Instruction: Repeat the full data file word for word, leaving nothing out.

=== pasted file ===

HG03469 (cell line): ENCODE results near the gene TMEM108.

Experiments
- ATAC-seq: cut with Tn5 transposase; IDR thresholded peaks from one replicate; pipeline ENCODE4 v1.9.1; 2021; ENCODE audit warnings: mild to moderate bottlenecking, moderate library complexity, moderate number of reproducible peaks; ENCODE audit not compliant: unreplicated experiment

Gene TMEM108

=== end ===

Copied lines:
HG03469 (cell line): ENCODE results near the gene TMEM108.

Experiments
- ATAC-seq: cut with Tn5 transposase; IDR thresholded peaks from one replicate; pipeline ENCODE4 v1.9.1; 2021; ENCODE audit warnings: mild to moderate bottlenecking, moderate library complexity, moderate number of reproducible peaks; ENCODE audit not compliant: unreplicated experiment

Gene TMEM108